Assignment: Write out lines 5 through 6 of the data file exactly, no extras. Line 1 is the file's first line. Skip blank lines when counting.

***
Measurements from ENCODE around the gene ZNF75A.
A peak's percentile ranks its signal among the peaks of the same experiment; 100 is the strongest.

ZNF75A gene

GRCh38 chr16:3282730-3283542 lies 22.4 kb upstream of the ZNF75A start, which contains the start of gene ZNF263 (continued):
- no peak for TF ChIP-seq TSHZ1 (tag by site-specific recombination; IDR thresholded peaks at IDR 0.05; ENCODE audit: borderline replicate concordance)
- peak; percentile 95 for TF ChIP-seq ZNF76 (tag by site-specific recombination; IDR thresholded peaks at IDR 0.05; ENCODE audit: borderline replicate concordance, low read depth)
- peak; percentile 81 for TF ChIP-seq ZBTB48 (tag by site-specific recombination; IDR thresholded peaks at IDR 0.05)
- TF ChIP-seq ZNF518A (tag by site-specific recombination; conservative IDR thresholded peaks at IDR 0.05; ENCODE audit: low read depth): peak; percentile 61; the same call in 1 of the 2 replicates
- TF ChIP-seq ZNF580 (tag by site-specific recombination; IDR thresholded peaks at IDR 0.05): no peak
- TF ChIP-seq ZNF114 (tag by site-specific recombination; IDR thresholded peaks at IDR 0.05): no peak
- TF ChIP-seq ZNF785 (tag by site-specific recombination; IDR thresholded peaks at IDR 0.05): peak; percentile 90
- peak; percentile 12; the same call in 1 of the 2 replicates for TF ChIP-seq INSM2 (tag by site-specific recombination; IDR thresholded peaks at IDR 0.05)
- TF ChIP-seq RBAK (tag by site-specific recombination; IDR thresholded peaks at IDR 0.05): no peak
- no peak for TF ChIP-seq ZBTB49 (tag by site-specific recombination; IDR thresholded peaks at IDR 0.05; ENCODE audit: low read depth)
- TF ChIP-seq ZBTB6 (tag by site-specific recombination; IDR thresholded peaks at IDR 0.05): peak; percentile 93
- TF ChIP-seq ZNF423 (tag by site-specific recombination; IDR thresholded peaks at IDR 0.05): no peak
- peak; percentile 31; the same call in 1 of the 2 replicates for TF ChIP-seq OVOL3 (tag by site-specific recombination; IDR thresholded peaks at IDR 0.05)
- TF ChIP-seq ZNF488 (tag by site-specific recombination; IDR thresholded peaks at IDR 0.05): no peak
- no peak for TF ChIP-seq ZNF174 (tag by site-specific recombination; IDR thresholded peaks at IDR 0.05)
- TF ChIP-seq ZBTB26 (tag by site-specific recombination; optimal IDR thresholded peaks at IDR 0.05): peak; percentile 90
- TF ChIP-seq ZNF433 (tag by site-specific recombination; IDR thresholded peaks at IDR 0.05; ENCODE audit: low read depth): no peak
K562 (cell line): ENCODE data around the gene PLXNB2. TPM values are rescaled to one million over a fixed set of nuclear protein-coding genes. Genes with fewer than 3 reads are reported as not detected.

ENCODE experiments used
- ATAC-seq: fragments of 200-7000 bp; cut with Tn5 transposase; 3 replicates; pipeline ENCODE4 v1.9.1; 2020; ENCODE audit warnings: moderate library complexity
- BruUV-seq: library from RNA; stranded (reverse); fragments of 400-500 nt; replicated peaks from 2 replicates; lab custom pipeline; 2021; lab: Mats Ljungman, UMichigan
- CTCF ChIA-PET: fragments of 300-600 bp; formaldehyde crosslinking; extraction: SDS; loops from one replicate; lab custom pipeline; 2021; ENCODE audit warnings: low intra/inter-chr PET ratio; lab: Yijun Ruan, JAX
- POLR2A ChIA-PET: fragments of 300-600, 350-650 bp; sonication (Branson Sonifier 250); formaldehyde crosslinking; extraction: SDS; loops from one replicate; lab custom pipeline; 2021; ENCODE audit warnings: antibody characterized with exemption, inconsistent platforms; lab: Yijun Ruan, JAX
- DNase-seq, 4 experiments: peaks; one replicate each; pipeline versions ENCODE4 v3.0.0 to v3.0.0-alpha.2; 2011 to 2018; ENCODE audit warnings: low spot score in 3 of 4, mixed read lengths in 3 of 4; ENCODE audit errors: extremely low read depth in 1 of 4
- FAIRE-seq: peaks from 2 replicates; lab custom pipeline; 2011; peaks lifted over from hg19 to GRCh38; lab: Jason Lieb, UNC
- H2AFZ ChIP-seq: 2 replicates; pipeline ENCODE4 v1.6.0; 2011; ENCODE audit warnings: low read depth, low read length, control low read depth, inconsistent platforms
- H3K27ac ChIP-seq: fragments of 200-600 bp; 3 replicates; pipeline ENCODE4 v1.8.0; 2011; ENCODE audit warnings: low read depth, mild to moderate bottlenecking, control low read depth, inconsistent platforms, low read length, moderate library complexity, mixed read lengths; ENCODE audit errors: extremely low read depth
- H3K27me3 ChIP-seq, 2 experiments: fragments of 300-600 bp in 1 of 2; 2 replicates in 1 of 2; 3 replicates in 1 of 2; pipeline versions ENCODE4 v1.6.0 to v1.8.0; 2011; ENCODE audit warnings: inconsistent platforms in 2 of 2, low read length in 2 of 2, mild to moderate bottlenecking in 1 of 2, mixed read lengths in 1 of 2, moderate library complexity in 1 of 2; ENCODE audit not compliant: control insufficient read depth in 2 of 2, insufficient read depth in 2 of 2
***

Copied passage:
- no peak for TF ChIP-seq TSHZ1 (tag by site-specific recombination; IDR thresholded peaks at IDR 0.05; ENCODE audit: borderline replicate concordance)
- peak; percentile 95 for TF ChIP-seq ZNF76 (tag by site-specific recombination; IDR thresholded peaks at IDR 0.05; ENCODE audit: borderline replicate concordance, low read depth)